Wide Area Protection using Synchrophasors

Saunders, Danielle (2017) Wide Area Protection using Synchrophasors. [USQ Project]


Abstract

This dissertation analyses the feasibility of incorporating a wide area protection scheme using synchrophasors into the Queensland transmission network and provides a design recommendation for their integration. Synchrophasors or synchronised phasors enable continuous and close monitoring of the network to provide risk mitigation and enhanced security. The Queensland transmission system can become unstable in as little as 200ms, which is too fast for human management and can lead to widespread blackouts. The real time monitoring provided by synchrophasors enables an instantaneous response during periods of instability to mitigate the risk of network overloads. The synchrophasor scheme proposed within this dissertation is evaluated against an alternate solution currently implemented in North Queensland to monitor and manage the network. This research project aims to evaluate if synchrophasor technology can assist in a more robust grid design and promote network reliability when paired with traditional System Integrity Protection Schemes (SIPS).

A literature review forms part of this dissertation and highlights the need for wide area protection schemes in North Queensland. As one of the highest-producing regions of solar power in the world, North Queensland regularly shifts large loads across the network to supplement the inconsistency caused by solar power generation. This load shifting causes instability in the network. The research identified different design options that could be integrated into the existing North Queensland transmission system to increase visibility of the network’s function. The design process considered the current protection and communication systems installed and the geographical locations involved to determine the most cost effective solution. A number of scenarios were compared utilising a combination of standalone or integrated Phasor Measurement Units (PMUs) and Phasor Data Concentrators (PDCs). Ultimately, the design proposed herein meets the synchrophasor standards and objectives addressed within the literature review.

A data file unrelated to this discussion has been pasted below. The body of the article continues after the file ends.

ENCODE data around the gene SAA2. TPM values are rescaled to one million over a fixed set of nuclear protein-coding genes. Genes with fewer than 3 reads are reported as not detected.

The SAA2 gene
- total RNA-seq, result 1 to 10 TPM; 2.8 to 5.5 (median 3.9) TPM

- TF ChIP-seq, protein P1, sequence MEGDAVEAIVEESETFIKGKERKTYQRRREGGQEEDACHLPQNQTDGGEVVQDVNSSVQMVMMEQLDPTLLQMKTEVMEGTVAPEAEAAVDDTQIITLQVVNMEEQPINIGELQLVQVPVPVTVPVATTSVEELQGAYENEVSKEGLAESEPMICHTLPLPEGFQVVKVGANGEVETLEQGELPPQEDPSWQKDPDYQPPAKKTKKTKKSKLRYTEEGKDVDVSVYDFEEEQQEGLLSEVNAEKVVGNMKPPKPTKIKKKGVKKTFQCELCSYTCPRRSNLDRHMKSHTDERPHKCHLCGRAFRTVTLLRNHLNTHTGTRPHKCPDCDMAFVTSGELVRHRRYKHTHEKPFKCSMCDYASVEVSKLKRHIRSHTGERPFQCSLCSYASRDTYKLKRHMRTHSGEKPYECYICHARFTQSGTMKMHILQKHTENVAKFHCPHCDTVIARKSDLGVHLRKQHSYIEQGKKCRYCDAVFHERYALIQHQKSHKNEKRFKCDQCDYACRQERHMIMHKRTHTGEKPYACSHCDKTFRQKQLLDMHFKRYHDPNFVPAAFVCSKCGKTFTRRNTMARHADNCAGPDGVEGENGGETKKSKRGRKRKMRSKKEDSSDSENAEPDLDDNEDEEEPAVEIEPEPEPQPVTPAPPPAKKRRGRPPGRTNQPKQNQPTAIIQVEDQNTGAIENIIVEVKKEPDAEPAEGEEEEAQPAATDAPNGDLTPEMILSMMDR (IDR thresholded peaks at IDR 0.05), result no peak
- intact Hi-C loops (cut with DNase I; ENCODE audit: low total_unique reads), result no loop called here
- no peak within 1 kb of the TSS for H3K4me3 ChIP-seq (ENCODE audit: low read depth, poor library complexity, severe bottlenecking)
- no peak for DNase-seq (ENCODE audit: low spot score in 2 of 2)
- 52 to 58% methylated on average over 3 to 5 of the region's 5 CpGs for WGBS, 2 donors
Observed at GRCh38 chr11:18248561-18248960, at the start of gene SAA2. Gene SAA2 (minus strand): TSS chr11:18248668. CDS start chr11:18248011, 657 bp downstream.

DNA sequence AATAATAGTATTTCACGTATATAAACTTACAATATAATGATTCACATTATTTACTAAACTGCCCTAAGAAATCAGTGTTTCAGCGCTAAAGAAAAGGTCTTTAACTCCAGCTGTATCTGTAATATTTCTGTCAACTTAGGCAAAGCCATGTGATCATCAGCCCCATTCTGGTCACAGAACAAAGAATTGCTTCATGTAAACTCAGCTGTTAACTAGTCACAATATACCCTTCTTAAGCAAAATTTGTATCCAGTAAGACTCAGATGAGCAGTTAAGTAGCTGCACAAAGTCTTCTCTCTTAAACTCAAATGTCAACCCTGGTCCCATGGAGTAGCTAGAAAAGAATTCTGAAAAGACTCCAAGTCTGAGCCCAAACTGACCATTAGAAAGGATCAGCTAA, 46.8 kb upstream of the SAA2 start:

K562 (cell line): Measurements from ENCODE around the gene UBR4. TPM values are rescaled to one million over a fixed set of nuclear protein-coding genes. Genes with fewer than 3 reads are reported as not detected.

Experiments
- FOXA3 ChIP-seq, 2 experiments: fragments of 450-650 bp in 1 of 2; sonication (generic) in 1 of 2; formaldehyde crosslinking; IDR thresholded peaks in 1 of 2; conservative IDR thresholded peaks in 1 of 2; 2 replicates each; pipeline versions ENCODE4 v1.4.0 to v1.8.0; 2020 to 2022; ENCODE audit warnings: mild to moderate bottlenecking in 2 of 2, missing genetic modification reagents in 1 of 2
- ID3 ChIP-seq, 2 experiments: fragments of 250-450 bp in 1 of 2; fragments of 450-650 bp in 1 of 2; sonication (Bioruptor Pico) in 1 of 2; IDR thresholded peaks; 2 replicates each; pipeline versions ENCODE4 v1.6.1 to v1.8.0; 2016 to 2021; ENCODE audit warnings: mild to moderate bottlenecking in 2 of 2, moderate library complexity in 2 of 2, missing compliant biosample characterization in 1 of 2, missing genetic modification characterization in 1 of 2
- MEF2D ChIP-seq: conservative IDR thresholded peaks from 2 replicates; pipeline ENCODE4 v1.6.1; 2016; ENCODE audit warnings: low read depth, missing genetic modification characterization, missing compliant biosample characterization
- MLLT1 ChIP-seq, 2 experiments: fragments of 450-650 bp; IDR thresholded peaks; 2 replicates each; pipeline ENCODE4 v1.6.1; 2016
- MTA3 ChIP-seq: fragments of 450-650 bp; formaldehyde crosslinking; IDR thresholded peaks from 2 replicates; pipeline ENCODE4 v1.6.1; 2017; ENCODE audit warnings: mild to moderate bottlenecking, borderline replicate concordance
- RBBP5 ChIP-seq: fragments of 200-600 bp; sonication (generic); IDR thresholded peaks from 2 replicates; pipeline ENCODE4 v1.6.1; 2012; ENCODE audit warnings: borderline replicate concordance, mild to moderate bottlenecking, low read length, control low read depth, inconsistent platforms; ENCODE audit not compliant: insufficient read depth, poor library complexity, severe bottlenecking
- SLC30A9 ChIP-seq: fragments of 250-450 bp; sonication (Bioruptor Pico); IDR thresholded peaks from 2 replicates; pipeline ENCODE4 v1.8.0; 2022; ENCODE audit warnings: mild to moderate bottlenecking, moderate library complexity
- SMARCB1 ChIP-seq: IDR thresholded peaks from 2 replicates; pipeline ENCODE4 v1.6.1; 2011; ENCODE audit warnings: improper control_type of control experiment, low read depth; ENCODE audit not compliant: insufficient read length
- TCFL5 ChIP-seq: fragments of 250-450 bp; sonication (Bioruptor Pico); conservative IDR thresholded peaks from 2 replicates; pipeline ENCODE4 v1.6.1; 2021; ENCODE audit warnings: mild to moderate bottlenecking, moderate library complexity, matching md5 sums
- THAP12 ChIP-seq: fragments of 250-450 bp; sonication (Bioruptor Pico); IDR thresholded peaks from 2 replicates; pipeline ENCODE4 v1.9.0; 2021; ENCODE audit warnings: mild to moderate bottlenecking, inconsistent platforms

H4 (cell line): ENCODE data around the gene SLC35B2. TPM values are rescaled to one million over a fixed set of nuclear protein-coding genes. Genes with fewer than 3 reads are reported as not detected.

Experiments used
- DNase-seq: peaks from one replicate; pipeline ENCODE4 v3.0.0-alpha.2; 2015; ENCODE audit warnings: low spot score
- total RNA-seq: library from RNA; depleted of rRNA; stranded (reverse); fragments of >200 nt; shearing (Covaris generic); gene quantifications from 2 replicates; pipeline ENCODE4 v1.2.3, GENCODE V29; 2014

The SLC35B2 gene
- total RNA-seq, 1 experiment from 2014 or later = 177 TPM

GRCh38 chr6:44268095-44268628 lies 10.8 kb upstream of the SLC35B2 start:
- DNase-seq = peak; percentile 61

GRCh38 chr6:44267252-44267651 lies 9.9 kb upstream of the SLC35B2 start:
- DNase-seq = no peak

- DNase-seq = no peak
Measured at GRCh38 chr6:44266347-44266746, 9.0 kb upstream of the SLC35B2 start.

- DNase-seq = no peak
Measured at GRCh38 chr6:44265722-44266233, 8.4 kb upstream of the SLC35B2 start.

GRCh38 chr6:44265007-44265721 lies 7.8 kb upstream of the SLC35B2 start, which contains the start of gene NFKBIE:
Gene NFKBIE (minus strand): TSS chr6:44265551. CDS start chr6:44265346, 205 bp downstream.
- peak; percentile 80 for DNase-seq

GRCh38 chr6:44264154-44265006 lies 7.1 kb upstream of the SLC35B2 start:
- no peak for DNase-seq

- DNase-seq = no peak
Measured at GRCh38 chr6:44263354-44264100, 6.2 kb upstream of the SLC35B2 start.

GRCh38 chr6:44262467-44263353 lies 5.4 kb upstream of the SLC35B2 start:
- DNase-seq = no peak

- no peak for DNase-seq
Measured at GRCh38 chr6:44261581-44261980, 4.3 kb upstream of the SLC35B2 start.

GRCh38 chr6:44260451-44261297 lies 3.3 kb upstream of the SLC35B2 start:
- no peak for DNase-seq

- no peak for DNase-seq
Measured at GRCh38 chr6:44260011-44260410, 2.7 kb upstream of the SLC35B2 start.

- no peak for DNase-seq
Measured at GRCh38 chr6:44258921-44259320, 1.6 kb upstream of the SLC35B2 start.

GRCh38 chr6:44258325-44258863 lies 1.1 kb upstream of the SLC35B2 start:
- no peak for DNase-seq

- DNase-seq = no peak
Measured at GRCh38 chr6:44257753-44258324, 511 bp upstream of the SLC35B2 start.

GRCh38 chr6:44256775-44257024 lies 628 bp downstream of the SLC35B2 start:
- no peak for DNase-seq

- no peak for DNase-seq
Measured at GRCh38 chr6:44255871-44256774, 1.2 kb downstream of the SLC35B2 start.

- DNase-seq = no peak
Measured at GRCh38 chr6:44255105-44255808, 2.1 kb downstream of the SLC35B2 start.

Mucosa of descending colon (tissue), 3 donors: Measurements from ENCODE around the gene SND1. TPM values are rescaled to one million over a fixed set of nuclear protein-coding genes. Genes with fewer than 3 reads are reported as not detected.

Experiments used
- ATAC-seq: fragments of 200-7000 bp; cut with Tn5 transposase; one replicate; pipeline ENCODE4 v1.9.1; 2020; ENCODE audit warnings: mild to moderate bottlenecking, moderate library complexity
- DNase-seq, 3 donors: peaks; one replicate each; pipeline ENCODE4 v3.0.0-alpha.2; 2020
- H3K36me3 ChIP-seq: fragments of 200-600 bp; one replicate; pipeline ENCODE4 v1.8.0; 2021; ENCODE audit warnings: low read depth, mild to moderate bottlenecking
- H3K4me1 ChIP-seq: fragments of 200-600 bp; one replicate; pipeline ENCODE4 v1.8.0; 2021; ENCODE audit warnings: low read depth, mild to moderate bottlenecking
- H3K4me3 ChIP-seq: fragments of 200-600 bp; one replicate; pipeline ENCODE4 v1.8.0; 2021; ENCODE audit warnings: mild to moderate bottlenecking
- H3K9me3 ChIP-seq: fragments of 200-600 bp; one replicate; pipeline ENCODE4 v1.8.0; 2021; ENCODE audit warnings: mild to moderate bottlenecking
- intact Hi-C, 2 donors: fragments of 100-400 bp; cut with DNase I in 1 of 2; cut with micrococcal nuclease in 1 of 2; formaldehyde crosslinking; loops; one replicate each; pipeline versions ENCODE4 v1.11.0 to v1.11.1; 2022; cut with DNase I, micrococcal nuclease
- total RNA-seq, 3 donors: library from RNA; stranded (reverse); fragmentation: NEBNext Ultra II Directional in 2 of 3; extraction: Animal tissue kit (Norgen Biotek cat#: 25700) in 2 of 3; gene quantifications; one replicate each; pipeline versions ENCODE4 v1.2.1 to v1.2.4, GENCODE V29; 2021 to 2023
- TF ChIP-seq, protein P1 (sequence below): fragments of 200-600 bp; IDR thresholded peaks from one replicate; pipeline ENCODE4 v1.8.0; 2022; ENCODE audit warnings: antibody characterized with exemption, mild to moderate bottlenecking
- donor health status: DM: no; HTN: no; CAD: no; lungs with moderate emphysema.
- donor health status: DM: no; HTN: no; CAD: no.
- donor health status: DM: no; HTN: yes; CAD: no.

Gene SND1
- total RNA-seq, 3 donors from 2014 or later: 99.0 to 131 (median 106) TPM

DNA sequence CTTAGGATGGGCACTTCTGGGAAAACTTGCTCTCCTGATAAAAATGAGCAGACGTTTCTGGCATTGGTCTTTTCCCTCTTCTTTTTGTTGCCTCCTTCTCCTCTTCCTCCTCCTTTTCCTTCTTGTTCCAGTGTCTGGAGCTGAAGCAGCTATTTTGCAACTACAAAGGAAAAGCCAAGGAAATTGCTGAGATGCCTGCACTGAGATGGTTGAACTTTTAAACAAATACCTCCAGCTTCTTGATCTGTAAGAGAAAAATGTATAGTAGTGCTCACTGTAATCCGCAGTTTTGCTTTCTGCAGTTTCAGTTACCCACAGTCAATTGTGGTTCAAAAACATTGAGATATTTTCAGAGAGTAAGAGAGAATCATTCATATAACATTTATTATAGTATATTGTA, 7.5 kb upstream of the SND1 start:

This research informed a design for a synchrophasor based SIPS that will monitor and detect the loss of parallel circuits and overloaded transmission feeders. The design was compared to the solution currently implemented in North Queensland and a simplified version of the design was tested and evaluated against the requirements of the North Queensland power grid. At the conclusion of the project, the synchrophasor based scheme is recommended for implementation into the Queensland transmission system once testing proves it meets the network requirements at a lower equipment cost than the current solution.


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Item Type: USQ Project
Item Status: Live Archive
Additional Information: Bachelor of Engineering (Honours)(Electrical and Electronic Engineering)
Faculty/School / Institute/Centre: Current - Faculty of Health, Engineering and Sciences - School of Mechanical and Electrical Engineering (1 Jul 2013 -)
Faculty/School / Institute/Centre: Current - Faculty of Health, Engineering and Sciences - School of Mechanical and Electrical Engineering (1 Jul 2013 -)
Supervisors: Hills, Catherine
Date Deposited: 10 Sep 2021 05:34
Last Modified: 10 Sep 2021 05:34
URI: http://eprints.usq.edu.au/id/eprint/40811

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